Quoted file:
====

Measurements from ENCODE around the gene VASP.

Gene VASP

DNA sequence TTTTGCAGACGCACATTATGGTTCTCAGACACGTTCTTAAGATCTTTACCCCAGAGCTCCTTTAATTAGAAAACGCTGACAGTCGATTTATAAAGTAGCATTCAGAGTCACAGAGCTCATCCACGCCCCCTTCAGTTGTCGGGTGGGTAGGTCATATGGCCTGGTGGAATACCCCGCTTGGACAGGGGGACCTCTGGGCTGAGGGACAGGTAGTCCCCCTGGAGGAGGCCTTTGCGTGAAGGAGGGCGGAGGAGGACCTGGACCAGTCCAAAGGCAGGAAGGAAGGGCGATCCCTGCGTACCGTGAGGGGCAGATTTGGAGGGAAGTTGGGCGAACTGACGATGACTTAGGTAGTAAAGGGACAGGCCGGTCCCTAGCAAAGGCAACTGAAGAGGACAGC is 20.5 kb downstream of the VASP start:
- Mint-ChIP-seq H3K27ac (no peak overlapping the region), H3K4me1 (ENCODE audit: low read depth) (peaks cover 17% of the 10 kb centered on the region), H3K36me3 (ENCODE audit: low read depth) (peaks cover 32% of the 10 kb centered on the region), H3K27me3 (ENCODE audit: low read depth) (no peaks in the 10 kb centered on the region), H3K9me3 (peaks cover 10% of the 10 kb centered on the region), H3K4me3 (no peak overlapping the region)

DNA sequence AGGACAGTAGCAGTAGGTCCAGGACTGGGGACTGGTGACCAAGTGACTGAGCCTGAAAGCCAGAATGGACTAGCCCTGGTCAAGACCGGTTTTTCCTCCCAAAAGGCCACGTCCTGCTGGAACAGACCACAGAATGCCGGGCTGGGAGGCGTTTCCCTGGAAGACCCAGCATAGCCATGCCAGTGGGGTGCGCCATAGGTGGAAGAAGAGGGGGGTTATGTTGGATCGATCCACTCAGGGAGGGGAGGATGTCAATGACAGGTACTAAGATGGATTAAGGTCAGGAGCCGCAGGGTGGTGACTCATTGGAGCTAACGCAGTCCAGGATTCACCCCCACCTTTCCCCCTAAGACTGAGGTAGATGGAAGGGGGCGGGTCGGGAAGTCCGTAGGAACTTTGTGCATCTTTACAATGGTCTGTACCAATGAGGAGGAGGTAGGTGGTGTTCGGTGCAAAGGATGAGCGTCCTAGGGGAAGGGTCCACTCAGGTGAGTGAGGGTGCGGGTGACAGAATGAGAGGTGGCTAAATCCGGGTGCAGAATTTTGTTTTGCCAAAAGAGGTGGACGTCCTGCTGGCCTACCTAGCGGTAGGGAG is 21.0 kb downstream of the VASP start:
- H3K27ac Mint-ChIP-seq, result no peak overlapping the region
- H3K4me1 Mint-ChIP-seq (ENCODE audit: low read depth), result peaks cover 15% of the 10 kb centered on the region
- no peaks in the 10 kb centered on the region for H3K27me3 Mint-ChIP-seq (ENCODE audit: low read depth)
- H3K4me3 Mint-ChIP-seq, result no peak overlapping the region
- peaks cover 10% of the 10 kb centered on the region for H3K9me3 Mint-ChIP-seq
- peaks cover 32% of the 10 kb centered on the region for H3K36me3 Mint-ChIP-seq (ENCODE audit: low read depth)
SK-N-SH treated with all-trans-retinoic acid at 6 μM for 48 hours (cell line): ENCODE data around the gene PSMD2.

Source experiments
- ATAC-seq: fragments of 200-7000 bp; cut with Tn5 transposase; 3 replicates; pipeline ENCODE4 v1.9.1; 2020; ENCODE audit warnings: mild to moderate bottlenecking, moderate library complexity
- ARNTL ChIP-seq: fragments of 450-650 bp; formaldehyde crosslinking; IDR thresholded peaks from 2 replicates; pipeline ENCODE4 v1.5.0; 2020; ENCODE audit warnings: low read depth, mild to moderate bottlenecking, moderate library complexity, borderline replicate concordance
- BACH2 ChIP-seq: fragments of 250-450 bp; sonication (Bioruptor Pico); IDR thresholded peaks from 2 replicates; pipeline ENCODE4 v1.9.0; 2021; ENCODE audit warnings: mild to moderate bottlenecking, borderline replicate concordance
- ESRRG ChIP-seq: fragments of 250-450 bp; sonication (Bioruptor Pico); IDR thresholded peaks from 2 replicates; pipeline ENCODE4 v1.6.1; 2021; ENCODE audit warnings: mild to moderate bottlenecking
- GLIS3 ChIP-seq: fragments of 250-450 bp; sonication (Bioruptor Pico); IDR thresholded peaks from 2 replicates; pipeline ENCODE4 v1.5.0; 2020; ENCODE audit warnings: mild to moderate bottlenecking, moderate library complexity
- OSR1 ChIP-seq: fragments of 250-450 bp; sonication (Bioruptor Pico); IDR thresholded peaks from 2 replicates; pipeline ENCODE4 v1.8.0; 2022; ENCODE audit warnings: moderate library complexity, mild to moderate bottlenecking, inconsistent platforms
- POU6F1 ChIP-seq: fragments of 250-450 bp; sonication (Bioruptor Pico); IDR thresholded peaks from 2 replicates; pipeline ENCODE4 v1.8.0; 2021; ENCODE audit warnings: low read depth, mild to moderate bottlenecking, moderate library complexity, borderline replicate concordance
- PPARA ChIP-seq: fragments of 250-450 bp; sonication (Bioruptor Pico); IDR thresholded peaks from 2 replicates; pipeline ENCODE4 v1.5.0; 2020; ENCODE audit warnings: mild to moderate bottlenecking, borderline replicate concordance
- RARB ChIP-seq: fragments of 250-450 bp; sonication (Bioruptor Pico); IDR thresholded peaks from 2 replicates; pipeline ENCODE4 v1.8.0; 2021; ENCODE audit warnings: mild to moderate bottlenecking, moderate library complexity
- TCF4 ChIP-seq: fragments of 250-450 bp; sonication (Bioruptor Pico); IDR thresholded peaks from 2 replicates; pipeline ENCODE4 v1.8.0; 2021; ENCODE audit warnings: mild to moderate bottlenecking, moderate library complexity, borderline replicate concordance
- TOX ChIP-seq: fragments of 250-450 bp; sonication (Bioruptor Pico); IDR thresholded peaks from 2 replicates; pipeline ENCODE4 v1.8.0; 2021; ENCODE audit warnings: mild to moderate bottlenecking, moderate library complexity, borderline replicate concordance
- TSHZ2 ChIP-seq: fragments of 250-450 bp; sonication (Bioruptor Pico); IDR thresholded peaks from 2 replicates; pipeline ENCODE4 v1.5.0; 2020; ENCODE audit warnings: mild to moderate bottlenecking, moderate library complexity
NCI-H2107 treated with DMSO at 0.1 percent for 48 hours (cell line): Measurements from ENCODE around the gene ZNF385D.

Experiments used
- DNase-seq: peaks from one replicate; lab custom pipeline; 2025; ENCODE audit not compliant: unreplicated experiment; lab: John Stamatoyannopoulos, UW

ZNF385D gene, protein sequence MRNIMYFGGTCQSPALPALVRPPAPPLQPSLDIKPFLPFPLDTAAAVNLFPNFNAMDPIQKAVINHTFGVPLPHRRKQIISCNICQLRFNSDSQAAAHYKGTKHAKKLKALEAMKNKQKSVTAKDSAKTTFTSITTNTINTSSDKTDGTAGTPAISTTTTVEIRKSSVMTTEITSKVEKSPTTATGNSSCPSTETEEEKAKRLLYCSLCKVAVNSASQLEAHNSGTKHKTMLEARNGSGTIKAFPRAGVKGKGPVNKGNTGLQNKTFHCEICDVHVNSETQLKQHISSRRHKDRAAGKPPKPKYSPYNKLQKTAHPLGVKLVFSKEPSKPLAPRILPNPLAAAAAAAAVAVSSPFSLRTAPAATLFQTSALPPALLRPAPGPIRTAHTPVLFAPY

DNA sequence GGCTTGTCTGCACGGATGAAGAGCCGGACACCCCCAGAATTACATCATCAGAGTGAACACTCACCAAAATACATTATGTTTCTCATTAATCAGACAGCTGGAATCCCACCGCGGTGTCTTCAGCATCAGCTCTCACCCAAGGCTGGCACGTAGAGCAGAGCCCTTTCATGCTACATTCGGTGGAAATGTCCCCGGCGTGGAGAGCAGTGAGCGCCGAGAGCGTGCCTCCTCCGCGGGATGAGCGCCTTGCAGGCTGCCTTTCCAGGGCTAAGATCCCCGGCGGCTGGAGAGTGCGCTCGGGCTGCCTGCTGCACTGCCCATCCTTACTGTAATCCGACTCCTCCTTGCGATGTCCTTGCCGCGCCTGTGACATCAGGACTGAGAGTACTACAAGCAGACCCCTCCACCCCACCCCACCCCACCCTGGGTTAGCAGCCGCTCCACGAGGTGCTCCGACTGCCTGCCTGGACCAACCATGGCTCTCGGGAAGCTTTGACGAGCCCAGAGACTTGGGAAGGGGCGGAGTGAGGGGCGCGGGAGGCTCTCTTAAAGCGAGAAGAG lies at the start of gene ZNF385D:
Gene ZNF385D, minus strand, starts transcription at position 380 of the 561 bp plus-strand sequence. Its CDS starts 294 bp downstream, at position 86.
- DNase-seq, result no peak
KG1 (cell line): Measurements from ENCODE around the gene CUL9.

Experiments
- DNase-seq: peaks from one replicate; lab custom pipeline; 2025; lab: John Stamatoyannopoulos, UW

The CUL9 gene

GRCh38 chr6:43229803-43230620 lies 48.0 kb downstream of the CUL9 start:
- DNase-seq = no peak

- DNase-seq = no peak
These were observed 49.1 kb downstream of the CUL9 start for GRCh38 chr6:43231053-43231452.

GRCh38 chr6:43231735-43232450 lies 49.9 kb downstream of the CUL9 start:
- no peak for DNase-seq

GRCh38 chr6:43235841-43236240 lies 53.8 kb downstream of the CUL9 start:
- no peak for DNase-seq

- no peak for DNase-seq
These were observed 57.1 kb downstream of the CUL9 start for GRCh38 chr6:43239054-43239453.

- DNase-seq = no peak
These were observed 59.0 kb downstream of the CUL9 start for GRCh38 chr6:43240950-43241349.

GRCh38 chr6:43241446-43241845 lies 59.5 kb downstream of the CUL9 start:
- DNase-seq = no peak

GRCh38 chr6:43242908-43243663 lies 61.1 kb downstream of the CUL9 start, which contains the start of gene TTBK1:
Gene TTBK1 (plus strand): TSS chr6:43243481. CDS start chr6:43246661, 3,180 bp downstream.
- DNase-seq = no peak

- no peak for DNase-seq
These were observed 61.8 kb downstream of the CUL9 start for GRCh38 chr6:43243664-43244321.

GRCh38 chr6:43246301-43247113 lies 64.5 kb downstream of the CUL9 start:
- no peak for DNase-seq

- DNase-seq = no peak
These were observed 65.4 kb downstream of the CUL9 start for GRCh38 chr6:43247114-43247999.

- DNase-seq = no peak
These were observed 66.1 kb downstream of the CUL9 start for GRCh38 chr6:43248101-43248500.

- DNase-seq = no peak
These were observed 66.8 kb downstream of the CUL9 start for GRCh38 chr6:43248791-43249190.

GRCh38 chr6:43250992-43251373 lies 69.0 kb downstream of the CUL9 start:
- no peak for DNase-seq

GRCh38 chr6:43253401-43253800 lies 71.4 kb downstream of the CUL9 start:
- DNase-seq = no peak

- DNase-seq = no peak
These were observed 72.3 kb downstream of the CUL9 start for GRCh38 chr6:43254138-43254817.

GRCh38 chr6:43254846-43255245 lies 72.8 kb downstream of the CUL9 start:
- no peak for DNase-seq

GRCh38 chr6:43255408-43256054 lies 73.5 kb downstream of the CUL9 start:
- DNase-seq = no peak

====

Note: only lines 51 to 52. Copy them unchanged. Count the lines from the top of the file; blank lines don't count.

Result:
GRCh38 chr6:43242908-43243663 lies 61.1 kb downstream of the CUL9 start, which contains the start of gene TTBK1:
Gene TTBK1 (plus strand): TSS chr6:43243481. CDS start chr6:43246661, 3,180 bp downstream.